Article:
“With only one federal electoral district covering the entire Yukon territory, this current election campaign is turning into quite a contentious and interesting race to observe. Yukon is home to approximately 43,000 people with an estimated 29,100 eligible voters. Since 2000, Liberal MP Larry Bagnell has served six out seven terms (Bagnell lost his seat to Conservative candidate Ryan Leef in 2011, winning it back again in 2015). Prior to Bagnell winning his seat in 2000, the Yukon was a federal NDP stronghold from 1987-2000.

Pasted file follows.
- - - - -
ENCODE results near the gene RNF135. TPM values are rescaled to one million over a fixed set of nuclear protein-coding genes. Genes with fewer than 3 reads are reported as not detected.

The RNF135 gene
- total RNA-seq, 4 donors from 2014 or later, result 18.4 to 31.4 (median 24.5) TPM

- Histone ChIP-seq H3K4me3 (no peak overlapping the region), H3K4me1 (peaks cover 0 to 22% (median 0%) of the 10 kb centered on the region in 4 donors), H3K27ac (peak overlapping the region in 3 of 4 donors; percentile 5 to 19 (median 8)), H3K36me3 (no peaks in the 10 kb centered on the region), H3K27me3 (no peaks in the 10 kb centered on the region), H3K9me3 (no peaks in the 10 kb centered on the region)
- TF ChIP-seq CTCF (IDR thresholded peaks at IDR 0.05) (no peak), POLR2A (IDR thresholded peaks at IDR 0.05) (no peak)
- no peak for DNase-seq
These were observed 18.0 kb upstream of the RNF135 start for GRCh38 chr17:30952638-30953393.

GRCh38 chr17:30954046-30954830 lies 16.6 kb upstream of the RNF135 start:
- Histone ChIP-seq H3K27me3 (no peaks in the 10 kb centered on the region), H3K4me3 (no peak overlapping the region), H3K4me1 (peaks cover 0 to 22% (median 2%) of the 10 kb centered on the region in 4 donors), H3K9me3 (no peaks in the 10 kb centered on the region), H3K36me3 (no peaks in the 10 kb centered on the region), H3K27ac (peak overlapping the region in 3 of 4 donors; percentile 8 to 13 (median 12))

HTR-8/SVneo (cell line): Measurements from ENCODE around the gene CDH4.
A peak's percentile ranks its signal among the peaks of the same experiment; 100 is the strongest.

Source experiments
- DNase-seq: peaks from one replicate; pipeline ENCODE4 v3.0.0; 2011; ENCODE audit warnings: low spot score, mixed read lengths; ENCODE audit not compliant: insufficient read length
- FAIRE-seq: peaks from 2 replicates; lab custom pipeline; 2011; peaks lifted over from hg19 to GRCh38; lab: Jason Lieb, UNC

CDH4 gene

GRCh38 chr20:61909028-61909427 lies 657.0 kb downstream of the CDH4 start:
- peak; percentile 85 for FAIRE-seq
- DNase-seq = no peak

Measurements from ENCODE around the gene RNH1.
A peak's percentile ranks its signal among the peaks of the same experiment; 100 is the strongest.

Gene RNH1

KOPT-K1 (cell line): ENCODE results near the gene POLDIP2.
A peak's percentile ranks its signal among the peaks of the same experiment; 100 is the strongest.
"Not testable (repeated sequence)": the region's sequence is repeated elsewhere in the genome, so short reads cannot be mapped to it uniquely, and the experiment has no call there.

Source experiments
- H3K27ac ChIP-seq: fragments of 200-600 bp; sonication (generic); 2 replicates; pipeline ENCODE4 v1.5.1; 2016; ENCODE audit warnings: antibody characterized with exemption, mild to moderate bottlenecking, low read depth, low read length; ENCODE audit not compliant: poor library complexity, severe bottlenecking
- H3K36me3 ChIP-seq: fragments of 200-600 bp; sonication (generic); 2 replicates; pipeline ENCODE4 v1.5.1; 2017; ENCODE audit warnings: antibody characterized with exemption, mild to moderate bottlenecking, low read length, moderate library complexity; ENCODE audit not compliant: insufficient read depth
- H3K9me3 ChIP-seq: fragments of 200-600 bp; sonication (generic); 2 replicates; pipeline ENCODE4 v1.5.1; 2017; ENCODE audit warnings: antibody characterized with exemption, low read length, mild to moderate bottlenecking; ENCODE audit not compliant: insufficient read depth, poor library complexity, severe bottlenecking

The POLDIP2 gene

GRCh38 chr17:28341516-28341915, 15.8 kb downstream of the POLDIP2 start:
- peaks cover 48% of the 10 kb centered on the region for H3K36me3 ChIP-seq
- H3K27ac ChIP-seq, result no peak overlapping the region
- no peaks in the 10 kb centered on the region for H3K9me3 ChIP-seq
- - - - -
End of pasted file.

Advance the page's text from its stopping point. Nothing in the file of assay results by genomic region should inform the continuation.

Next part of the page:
“The 2021 federal election campaign has started out much differently. In July 2021, Jonas Smith was named the Conservative Party candidate. Smith lost to Bagnell in 2019 by only 153 votes with a 72 per cent voter turnout. On Aug. 5, Bagnell caught everyone by surprise when he announced he would not be seeking re-election. Further to everyone’s surprise, the Yukon’s Chief Medical Officer of Health (CMOH), Dr. Brendan Hanley, announced he had been named the Liberal candidate. This announcement has come with several strong criticisms and questions around the politicization of the CMOH role and whether it was appropriate for him to run. Only two days after the federal election was called, another big surprise came when the Conservative Party announced they were dropping Jonas Smith as their candidate because of his public opposition to supporting public health guidelines, predominantly vaccine mandates and passports. Smith decided he would stay in the race, running as an independent candidate.